Looking for a free romantic evening out in South Beach? Grab take-away burgers from Shake Shack on Lincoln Road and head to New World Symphony’s SoundScape Park. On most Wednesday evenings from October to May they screen free films under the stars projected onto the landmark building designed by Frank Gehry. There’s also a programme of free simulcasts of symphony performances.
From the South Pointe jetty to 85th Street, Miami Beach is dotted with quirky and colorful lifeguard stands that are often a reflection of the area’s Art Deco architecture. Think red and white stripes to resemble a lighthouse, or neon pink and orange for tropical flair. They mark city blocks to help orient you – and make for great photo opps.
Did you know?
With a melting pot of Latin cultures from Cuba to Central and South America, Spanish is widely spoken throughout Miami. While you’ll get by with English, it doesn’t hurt to brush up and have some fun with the locals.
Where to stay
Faena Miami Beach is a theatrical fantasia in red, gold and tiger print, dusted with mind-bending contemporary art. Both commissioned and acquired art is deeply incorporated into the hotel’s design scheme. Outside by the pool, a woolly mammoth skeleton dipped in 24-carat gold stands inside a temperature-controlled glass case overlooking the beach, palm trees swaying overhead.
Doubles from $500 (£355).
The Plymouth has a louche, subtropical clubhouse appeal with an oval-shaped lobby outfitted in rich jewel tones and an original Art Deco mural restored by artist Roman Chatov. It feels like a hidden secret, located a couple of blocks off the beach on Collins Park in South Beach’s northern perimeter.
Doubles from $200 (£163).
This hip hotel-hostel is housed in a 1930s Art Deco building, formerly the Indian Creek Hotel. The Roman and Williams design is eclectic with mix-and-match furniture, but Freehand Miami’s highlight is the lush, expansive courtyard with a nearby pool, home to the award-winning Broken Shaker cocktail bar, which has a party vibe at night and a mellow one during the day.
Dorms from $30 (£22).
What to bring home
When to go
High season in Miami runs from November to April, when many visitors from colder parts of the US and from Canada descend in droves on the city for some subtropical warmth and sunshine. Daytime temperatures in winter are normally in the mid 20s. In summer, it’s much hotter (typically around 30 degrees celcius during the day) and more humid. As this is the low season in Miami, hotel rates fall by as much as 50 per cent (August and September are normally best for absolute bargains) and everywhere is less crowded.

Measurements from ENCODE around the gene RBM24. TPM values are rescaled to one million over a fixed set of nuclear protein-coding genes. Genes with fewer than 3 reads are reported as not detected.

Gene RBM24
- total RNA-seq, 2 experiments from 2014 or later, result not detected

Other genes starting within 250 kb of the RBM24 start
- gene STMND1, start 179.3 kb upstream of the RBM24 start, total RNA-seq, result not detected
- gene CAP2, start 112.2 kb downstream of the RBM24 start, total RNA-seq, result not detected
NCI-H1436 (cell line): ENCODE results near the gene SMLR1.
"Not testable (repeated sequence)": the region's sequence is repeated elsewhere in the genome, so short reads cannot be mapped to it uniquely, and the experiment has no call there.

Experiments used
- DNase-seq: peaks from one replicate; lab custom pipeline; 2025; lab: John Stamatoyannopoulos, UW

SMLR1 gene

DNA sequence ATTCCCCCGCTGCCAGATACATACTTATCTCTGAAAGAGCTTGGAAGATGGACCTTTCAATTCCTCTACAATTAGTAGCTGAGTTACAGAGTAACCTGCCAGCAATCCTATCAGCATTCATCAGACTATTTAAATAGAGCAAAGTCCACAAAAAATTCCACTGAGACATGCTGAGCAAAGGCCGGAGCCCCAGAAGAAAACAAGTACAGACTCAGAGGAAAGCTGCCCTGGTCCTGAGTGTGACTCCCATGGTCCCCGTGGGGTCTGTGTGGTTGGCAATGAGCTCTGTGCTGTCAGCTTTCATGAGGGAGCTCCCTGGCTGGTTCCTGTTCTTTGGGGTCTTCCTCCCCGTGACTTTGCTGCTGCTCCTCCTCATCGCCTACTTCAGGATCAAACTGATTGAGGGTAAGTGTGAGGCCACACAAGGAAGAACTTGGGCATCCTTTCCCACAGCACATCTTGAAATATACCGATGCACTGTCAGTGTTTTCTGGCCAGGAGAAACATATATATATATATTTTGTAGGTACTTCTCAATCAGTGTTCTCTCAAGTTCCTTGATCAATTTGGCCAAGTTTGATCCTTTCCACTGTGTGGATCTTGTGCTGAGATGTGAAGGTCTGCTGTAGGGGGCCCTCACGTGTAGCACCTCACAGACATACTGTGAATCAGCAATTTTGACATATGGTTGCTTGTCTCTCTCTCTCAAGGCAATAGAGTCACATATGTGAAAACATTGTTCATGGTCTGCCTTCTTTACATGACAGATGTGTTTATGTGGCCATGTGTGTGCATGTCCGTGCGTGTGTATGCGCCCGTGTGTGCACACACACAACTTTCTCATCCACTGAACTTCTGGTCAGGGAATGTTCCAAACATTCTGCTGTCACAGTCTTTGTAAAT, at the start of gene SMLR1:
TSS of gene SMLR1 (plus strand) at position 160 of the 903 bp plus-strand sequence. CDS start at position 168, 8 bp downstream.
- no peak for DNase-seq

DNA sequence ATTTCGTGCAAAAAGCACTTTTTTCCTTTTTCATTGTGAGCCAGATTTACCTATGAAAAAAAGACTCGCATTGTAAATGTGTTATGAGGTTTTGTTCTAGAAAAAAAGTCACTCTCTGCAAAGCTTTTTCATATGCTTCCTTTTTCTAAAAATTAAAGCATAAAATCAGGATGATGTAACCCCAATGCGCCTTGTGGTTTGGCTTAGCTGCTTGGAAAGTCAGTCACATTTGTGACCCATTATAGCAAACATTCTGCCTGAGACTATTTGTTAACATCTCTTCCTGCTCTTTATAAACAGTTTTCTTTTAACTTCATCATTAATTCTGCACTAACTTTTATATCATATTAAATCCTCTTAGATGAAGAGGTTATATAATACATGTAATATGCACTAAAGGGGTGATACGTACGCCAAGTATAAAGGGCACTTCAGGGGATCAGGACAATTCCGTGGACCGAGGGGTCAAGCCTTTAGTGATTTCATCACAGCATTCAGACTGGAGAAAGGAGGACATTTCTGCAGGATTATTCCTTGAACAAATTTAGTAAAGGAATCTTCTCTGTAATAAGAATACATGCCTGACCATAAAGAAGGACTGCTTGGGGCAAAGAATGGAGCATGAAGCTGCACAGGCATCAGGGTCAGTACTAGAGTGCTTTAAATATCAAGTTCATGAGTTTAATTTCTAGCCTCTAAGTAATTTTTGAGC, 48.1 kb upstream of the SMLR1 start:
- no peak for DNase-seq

Various major events take place through the winter. Topping the list is Art Basel Miami Beach in December – North America’s largest and buzziest contemporary art fair. There’s also the Miami Book Fair International in November; the South Beach Wine & Food Festival and Miami International Boat Show in February; and the Ultra Music Festival in March.
Know before you go
British Consulate General: 1001 Brickell Bay Drive, Brickell, 33131; 00 1 305 400 6400; gov.uk
Sightseeing passes: A Go City pass (smartdestinations.com), valid for one, two, three or five days over a two-week period, covers admission on 34 attractions. Prices start from $89 for a one-day pass (children aged three-12 $69)
Tipping: It’s customary to leave between 15-20 per cent for service. Unlike elsewhere in the US, an 18 per cent gratuity/tip is often automatically added to your bill at restaurants and nightlife spots in South Beach. This isn’t always the case, so to avoid over- or under-tipping, be sure to check your bill to see if a gratuity has been included
Getting around: Taxis and ride-sharing apps, like Uber and Lyft, are readily available throughout Miami, especially in popular tourist destinations like South Beach, Wynwood, the Design District and Brickell. While Miami is a driver’s city much as Los Angeles is, there are a variety of public transportation options that can be useful, especially if you’re traveling within a single neighbourhood. The free Miami Beach Trolley operates multiple loops throughout the city. There’s also an extensive Metrobus and Metrorail system throughout mainland Miami, as well as the free Metromover for getting around downtown.
Local laws and etiquette:
• In the US, sales tax is added after a purchase and not included in advertised prices. Sales tax in Florida is six per cent: this applies to purchases in shops, and in bars and restaurants. A hotel tax of 13 per cent applies in Miami. Prices given in this guide for attractions, restaurants, bars and hotels have been calculated to include sales tax.
• Roughly 70 per cent of Miami’s population is Spanish speaking. However, most people are bilingual, so you’ll be able to communicate just fine in English.
• Drinking alcohol on the beach is technically illegal, but widely practised. Just be discreet and you’ll be fine.
• Topless sunbathing on the beach is common in multicultural and exhibitionist South Beach.
Emergency services: 911; non-emergencies, 00 1 305 476 5423
Currency: US dollar
Time difference: - 5 hours
Flight time: London to Miami is around nine hours
Shayne Benowitz has called South Beach home for over a decade. She loves the city’s blend of subtropical beauty and international cosmopolitan flair.